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Archive for May 4th, 2009

Original post created for the Alliance for a Clean Texas:

Over the past weekend, the Texas Medical Association (TMA) adopted the following resolution:

BE IT RESOLVED, That the Texas Medical Association (TMA) urges our state, local, and federal government leaders and legislators to act promptly and aggressively to reduce the health burden of pollution from vehicular, diesel, air toxics, and NAAQS criteria pollutant emissions.

TMA is to be applauded for adding its authoritative voice to the growing medical consensus that legislative action is necessary to protect the health of Texas citizens.

Right now, Texas medical organizations are joining together and calling for action. Last week, Health Professionals for Clean Air (a member of The Alliance for a Clean Texas) released its Consensus Statement on Reducing the Health Burden of Air Pollution in Texas. The following medical specialty societies have already endorsed the consensus statement:

  • Texas Association of Obstetricians and Gynecologists
  • Texas Chapter of the American College of Cardiology
  • Texas Chapter of the American College of Physicians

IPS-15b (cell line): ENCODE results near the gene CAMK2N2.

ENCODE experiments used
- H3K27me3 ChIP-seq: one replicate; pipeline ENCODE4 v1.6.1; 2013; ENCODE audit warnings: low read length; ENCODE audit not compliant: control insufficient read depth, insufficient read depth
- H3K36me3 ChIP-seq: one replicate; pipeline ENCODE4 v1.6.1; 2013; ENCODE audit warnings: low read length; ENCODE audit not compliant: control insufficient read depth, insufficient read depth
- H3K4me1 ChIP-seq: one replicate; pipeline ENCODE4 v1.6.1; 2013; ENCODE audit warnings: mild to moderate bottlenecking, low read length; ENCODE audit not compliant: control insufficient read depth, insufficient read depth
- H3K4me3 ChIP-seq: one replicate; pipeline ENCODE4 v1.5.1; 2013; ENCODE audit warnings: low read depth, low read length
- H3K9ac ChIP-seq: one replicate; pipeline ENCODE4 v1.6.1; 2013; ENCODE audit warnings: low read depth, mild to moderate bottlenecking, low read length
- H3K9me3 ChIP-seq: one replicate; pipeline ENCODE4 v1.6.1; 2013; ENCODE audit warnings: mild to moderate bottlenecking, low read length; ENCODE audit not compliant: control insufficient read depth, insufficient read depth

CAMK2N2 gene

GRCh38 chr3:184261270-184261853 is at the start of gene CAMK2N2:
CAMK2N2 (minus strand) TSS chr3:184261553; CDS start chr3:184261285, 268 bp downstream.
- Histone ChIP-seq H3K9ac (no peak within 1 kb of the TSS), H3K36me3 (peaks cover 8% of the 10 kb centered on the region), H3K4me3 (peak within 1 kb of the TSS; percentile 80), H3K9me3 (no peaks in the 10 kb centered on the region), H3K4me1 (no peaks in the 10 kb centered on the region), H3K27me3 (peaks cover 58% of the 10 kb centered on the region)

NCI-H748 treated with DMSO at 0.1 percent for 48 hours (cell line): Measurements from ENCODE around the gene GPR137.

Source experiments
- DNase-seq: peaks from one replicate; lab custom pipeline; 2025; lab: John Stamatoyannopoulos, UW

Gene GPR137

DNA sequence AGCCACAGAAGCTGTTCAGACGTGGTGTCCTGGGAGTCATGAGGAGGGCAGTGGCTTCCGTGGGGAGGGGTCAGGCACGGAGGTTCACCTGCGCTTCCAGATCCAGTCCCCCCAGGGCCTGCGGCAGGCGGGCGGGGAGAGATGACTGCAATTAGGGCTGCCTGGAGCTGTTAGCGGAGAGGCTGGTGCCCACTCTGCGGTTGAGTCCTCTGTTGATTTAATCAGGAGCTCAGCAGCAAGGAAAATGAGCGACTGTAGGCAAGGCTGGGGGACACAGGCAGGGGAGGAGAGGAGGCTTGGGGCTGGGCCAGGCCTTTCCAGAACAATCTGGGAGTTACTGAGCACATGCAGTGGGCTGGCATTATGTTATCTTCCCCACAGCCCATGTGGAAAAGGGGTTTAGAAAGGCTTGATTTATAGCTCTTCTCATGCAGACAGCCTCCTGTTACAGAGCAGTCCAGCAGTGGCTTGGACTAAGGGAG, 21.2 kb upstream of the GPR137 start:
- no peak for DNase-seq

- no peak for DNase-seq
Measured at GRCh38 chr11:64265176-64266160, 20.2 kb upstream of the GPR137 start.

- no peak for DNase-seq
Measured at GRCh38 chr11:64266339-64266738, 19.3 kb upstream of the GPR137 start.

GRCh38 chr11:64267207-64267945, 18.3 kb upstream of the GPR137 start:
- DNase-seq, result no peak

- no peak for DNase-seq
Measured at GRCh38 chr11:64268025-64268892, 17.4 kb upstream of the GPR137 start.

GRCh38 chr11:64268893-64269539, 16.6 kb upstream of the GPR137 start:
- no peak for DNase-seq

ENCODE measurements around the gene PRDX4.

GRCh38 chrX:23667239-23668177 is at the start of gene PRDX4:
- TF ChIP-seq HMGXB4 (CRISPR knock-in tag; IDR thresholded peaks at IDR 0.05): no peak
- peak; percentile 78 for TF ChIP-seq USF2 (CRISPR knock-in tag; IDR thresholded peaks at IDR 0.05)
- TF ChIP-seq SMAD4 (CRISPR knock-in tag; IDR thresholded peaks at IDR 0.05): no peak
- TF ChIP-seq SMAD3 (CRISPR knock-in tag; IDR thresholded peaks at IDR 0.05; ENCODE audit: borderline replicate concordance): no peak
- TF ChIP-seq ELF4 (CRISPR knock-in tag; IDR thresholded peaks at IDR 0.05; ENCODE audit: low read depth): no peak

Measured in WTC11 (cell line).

• Texas College of Emergency Physicians
  • Texas College of Occupational & Environmental Medicine
  • Texas Pediatric Society

Additionally, five other leading societies are currently reviewing the consensus statement (including the Texas Allergy, Asthma and Immunology Society).

With four weeks left in the session, the Texas medical community has given the 81st Legislature a prescription: pass legislation that will reduce air toxics, vehicular emissions, mercury emissions, and improve overall air pollution “by basing air quality standards principally on human health.” This week is crucial for clean air legislation: SB 16 – Senator Averitt’s omnibus clean air bill – is still in House Environmental Regulation. (There’s a committee meeting this afternoon upon adjourment.) Additionally, the school bus idling bill (HB 4298), the school siting bill (HB 1839), the enhanced air monitor technology bill (HB 4581) and the comprehensive emissions database bill (HB 3582) have all been reported out of committee and should be on the House calendar.

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Didn’t make it out to the Old Settler’s Music Festival?  If so, I hate to say that you missed out big time — on four days of the best bluegrass, Americana, and and acoustic jazz & blues, camping, late night camp fire jam sessions — and of course the bright shining faces of Public Citizen’s best.  But never fear, as sponsors, we worked up a video of the weekend to entice y’all to come out next year:

[youtube=http://www.youtube.com/watch?v=wWD_ABh0glo]

Only 345 days until OSMF 2010, April 15-18.  Save the weekend 🙂

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